• Analog/Digital Multimeter:

A multimeter is essential for testing PCB components such as resistors, capacitors, and inductors. It measures alternating and direct current, voltage, resistance, and other parameters. This tool helps test whether a component is functioning correctly and diagnose problems. Furthermore, the device measures the quality of connections between the components and the PCB.

Techniques for Testing PCB Components:

We can perform PCB component tests through any of the following methods:

1. Automated Optical Inspection (AOI):

AOI is a non-contact, automated testing method that checks PCBs for flaws using cameras and image-processing software. AOI aids in testing solder joints, component positioning, alignment, and detection of faulty or missing components. The AOI system scans the PCB and finds any differences by comparing the images to a reference image.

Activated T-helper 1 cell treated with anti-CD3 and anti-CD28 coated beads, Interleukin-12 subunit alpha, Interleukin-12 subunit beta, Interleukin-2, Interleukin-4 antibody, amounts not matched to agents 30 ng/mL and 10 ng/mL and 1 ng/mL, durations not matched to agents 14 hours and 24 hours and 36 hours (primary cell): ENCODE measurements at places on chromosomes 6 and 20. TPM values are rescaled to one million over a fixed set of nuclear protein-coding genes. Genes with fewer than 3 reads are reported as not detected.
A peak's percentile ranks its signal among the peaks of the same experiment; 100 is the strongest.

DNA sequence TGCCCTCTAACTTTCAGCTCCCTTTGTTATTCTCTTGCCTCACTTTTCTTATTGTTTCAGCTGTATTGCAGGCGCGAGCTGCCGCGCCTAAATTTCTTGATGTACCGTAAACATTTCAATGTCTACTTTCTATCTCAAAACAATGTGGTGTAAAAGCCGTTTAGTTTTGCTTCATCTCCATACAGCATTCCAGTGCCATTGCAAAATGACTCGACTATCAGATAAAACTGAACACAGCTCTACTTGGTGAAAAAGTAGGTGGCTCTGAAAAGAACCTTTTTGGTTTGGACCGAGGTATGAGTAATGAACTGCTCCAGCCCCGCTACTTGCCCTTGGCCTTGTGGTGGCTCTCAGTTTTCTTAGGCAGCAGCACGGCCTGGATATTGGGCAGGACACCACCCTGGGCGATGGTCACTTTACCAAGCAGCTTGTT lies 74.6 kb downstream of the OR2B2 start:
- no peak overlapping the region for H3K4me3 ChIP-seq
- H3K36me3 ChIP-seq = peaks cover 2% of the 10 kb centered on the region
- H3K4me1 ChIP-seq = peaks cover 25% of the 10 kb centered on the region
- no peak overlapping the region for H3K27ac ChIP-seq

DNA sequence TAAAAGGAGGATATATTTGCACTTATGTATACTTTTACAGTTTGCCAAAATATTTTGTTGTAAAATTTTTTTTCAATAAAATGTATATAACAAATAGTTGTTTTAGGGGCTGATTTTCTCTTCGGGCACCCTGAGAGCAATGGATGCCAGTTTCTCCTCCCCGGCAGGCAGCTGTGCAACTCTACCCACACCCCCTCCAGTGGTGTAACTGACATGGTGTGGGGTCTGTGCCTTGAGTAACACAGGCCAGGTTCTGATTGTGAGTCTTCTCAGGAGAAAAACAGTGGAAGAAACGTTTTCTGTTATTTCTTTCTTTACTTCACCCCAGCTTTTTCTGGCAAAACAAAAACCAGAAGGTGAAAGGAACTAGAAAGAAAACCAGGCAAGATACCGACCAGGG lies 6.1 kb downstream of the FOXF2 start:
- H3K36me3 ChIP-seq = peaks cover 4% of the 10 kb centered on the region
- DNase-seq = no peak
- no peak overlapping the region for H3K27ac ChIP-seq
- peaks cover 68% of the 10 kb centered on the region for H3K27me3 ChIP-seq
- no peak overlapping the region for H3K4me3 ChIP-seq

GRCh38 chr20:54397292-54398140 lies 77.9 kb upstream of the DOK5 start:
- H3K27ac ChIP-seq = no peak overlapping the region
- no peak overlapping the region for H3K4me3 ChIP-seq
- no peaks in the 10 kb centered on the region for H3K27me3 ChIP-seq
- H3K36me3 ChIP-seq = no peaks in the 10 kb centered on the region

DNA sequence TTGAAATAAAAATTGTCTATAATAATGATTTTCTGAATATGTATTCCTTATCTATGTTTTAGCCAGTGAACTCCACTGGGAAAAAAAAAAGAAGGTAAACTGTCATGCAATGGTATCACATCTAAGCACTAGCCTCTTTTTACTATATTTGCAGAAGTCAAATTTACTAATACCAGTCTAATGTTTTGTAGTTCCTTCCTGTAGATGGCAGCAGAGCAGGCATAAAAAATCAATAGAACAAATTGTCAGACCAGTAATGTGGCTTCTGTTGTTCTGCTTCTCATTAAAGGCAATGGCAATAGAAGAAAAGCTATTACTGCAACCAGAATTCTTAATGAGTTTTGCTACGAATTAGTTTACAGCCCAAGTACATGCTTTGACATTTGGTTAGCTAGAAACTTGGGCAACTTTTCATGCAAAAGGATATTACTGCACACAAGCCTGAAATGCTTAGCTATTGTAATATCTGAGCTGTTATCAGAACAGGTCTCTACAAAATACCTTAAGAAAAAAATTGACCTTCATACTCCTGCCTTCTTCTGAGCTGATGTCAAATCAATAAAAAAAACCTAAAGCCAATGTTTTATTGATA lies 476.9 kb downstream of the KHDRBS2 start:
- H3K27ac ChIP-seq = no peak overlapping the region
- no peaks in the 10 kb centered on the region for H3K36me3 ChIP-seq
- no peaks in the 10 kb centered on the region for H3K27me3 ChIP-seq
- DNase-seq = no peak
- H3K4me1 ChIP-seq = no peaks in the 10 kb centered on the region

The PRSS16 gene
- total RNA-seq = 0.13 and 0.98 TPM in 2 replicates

Benefits of AOI:

Fast and efficient

non-destructive and without contact

high consistency and precision

Can identify a wide range of problems.

AOI’s drawbacks include the following:

Limited capacity to identify specific flaws, such as electrical shorts or open circuits.

It needs a comparison reference image.

high expenditures for initial setup and upkeep

2. In-Circuit Testing (ICT):

ICT (in-circuit testing) evaluates PCB parts that involve sending electrical signals to the board and observing how it reacts. Individual component testing and short-circuit detection frequently involve the use of ICT. The ICT system applies electrical signals to the PCB using a bed of nails or a fixture, and a testing program compares the measured values to the intended values. ICT is a quick and accurate way to test PCBs, although setting up the test fixture can take some time.